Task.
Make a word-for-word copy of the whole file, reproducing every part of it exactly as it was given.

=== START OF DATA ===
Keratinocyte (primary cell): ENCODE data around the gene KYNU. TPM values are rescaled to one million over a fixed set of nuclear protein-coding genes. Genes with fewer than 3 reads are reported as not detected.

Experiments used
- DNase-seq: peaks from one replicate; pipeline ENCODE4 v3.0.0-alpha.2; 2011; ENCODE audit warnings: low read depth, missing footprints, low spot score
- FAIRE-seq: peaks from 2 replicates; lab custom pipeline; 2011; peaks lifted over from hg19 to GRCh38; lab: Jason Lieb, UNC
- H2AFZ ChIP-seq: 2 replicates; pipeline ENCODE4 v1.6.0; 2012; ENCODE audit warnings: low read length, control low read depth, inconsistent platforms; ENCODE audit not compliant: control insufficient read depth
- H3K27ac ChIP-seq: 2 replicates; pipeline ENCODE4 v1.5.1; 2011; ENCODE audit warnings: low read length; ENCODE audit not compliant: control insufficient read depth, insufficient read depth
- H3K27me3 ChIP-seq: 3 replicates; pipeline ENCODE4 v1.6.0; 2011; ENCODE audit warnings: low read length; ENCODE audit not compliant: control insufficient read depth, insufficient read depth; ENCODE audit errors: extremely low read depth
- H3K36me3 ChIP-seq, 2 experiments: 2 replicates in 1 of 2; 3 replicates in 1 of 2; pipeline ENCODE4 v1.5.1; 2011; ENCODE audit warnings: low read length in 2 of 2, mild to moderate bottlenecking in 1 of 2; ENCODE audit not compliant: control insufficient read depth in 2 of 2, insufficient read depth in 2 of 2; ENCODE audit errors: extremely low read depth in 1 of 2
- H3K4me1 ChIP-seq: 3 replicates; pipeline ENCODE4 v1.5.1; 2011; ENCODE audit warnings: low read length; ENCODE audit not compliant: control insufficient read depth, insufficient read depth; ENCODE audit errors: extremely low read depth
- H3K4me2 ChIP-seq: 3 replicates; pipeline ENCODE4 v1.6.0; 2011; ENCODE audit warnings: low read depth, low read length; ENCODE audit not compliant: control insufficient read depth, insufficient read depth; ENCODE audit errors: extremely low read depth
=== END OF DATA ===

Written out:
Keratinocyte (primary cell): ENCODE data around the gene KYNU. TPM values are rescaled to one million over a fixed set of nuclear protein-coding genes. Genes with fewer than 3 reads are reported as not detected.

Experiments used
- DNase-seq: peaks from one replicate; pipeline ENCODE4 v3.0.0-alpha.2; 2011; ENCODE audit warnings: low read depth, missing footprints, low spot score
- FAIRE-seq: peaks from 2 replicates; lab custom pipeline; 2011; peaks lifted over from hg19 to GRCh38; lab: Jason Lieb, UNC
- H2AFZ ChIP-seq: 2 replicates; pipeline ENCODE4 v1.6.0; 2012; ENCODE audit warnings: low read length, control low read depth, inconsistent platforms; ENCODE audit not compliant: control insufficient read depth
- H3K27ac ChIP-seq: 2 replicates; pipeline ENCODE4 v1.5.1; 2011; ENCODE audit warnings: low read length; ENCODE audit not compliant: control insufficient read depth, insufficient read depth
- H3K27me3 ChIP-seq: 3 replicates; pipeline ENCODE4 v1.6.0; 2011; ENCODE audit warnings: low read length; ENCODE audit not compliant: control insufficient read depth, insufficient read depth; ENCODE audit errors: extremely low read depth
- H3K36me3 ChIP-seq, 2 experiments: 2 replicates in 1 of 2; 3 replicates in 1 of 2; pipeline ENCODE4 v1.5.1; 2011; ENCODE audit warnings: low read length in 2 of 2, mild to moderate bottlenecking in 1 of 2; ENCODE audit not compliant: control insufficient read depth in 2 of 2, insufficient read depth in 2 of 2; ENCODE audit errors: extremely low read depth in 1 of 2
- H3K4me1 ChIP-seq: 3 replicates; pipeline ENCODE4 v1.5.1; 2011; ENCODE audit warnings: low read length; ENCODE audit not compliant: control insufficient read depth, insufficient read depth; ENCODE audit errors: extremely low read depth
- H3K4me2 ChIP-seq: 3 replicates; pipeline ENCODE4 v1.6.0; 2011; ENCODE audit warnings: low read depth, low read length; ENCODE audit not compliant: control insufficient read depth, insufficient read depth; ENCODE audit errors: extremely low read depth